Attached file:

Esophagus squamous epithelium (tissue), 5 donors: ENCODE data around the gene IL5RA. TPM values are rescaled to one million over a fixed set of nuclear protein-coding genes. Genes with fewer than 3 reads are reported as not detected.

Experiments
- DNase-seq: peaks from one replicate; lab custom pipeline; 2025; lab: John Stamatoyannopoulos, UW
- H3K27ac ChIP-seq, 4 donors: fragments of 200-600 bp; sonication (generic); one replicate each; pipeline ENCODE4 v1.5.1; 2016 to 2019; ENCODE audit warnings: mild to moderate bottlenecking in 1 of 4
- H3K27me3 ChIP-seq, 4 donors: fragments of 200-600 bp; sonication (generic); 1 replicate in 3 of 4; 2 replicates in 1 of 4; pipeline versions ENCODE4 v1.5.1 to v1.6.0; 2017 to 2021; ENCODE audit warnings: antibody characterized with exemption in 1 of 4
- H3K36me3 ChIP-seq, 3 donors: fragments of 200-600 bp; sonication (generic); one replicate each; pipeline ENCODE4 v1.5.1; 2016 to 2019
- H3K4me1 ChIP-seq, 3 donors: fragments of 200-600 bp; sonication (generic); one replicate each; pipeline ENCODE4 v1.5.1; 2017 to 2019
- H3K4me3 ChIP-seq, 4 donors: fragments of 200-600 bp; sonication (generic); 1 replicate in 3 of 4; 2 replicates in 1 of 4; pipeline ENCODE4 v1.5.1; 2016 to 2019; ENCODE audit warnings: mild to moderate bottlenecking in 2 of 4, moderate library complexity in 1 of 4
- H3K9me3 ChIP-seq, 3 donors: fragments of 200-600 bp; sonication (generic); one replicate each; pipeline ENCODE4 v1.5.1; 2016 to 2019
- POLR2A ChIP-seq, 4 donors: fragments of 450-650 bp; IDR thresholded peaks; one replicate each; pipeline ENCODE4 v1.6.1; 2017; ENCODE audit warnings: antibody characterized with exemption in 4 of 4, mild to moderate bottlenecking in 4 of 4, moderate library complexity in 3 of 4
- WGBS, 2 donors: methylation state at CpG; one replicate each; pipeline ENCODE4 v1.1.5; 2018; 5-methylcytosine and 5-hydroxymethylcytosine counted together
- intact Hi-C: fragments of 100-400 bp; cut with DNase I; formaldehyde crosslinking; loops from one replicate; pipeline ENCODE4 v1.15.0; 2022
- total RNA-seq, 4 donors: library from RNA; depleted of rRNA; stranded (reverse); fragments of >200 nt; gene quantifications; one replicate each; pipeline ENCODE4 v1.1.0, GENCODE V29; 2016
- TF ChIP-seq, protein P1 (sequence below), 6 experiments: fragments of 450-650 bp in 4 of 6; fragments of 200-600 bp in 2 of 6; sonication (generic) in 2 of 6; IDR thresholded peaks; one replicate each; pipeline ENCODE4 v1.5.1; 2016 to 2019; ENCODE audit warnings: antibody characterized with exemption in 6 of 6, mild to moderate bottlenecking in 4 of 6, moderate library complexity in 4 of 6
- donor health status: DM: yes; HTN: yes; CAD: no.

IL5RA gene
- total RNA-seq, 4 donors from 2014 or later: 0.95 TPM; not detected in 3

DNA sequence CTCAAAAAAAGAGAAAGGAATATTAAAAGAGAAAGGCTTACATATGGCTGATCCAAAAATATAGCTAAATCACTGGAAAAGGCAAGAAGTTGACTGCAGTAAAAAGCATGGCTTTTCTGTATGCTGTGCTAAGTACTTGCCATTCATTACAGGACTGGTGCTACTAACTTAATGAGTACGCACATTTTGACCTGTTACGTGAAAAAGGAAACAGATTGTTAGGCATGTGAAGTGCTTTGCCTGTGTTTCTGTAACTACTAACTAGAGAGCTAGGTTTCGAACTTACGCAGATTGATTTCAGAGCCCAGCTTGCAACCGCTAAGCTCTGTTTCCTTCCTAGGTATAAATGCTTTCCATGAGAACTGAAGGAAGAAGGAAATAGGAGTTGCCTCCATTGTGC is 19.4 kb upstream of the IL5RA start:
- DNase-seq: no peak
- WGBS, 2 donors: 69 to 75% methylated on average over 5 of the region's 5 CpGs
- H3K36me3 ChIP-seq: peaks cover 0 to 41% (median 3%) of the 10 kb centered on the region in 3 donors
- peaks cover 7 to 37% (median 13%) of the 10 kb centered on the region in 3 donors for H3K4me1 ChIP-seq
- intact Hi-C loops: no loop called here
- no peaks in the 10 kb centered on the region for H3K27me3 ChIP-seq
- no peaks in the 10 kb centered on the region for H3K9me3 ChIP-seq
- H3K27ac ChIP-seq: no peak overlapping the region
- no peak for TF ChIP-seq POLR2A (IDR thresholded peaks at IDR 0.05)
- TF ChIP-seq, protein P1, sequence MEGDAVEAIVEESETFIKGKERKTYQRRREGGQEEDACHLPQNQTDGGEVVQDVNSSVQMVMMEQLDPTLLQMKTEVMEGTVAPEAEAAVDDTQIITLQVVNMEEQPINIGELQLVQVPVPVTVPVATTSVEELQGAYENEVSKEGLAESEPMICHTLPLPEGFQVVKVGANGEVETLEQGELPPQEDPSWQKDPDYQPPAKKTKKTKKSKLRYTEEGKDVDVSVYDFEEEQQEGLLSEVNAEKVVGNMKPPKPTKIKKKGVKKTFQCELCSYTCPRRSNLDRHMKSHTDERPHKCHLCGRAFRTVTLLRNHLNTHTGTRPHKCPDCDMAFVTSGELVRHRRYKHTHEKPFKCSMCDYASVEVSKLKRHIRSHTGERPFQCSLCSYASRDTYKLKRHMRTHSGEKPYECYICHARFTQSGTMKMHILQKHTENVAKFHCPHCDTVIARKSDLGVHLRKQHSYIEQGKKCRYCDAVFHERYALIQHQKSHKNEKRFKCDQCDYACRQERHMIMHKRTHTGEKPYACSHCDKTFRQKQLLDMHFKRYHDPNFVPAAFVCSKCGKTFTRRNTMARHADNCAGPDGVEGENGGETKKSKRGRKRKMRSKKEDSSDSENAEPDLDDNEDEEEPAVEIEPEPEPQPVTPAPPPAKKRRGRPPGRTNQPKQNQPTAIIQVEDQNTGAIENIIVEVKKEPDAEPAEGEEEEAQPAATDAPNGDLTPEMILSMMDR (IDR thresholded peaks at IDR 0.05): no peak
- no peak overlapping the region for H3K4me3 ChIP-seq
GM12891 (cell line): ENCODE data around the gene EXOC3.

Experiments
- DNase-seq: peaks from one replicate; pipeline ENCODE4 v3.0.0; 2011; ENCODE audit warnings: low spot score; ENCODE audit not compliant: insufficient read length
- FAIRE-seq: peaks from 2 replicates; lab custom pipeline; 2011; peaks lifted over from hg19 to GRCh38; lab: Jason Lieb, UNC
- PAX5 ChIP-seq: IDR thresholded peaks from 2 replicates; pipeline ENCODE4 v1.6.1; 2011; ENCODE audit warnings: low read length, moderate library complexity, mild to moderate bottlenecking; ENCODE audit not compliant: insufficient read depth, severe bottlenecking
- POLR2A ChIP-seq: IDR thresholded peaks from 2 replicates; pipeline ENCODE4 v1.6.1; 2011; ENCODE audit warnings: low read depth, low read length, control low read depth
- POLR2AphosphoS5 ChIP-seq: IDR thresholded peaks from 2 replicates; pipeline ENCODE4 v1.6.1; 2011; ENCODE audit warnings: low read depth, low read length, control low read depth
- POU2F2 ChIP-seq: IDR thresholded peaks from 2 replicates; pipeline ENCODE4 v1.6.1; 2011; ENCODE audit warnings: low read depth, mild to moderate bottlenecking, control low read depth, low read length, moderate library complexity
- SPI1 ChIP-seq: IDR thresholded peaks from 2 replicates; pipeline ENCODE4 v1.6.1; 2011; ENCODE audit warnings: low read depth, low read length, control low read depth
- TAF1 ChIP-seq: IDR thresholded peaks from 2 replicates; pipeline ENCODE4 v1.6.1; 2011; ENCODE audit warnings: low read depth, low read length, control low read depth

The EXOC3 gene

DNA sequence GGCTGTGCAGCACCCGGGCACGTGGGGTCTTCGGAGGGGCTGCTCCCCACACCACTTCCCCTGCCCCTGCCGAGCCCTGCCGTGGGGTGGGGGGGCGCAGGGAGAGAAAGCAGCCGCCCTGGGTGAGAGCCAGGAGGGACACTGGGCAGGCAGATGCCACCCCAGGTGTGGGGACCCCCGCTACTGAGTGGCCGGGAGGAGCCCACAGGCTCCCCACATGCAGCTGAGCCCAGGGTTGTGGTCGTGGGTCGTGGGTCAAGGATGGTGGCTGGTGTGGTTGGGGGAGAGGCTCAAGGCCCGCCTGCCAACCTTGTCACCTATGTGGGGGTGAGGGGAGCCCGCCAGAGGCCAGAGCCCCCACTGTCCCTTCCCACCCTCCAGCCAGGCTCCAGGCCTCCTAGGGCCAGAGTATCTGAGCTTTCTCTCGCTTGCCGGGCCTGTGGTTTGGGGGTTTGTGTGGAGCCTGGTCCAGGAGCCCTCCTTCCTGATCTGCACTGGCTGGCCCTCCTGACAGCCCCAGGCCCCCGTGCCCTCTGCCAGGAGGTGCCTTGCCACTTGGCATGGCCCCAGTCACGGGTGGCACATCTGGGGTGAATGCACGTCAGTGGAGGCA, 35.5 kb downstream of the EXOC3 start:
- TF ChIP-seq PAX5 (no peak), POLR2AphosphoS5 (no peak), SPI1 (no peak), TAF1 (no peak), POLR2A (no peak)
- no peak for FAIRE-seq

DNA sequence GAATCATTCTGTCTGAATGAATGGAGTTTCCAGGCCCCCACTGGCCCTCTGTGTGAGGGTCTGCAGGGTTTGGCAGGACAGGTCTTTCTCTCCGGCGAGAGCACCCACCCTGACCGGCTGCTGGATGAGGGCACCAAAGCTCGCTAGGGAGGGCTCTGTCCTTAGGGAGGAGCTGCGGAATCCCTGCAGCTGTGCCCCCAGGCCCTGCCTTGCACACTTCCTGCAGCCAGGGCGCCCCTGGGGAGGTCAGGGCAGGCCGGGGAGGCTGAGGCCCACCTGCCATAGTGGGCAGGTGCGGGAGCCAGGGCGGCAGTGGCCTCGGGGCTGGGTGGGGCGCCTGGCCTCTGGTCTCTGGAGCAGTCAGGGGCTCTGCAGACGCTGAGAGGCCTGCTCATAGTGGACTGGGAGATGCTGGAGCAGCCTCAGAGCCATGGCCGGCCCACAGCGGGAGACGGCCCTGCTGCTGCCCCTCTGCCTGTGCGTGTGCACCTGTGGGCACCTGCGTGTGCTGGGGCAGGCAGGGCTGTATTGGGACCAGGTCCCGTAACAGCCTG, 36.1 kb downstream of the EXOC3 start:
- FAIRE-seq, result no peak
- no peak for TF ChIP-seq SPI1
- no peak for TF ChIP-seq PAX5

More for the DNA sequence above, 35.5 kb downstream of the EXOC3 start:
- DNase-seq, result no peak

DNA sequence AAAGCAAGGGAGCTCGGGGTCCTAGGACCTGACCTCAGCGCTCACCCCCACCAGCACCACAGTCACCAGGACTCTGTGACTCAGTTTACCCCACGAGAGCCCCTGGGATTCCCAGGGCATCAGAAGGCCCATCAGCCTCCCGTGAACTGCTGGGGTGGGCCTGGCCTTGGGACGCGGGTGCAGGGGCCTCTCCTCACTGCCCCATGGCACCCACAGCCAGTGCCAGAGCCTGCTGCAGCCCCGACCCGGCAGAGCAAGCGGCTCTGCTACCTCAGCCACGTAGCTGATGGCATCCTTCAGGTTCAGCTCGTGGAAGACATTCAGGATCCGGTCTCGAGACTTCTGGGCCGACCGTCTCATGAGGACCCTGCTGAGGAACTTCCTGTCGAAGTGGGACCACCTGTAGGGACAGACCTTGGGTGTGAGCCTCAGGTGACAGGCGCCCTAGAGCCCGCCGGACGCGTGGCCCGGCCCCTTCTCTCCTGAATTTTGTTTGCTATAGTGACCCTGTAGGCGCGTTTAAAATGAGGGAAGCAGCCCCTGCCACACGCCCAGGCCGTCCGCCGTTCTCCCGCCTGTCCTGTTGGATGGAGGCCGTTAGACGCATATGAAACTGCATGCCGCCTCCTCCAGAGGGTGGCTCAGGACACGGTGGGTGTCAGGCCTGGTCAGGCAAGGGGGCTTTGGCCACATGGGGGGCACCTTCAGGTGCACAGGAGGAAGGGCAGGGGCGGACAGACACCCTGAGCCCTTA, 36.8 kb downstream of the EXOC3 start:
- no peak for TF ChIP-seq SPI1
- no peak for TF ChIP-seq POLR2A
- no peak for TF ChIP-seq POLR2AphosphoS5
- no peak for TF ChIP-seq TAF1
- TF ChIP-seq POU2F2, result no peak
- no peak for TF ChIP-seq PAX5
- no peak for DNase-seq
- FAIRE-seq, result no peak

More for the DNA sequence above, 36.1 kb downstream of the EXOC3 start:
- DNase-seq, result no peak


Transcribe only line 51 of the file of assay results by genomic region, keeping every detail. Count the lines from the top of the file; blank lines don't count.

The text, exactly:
- no peak for TF ChIP-seq SPI1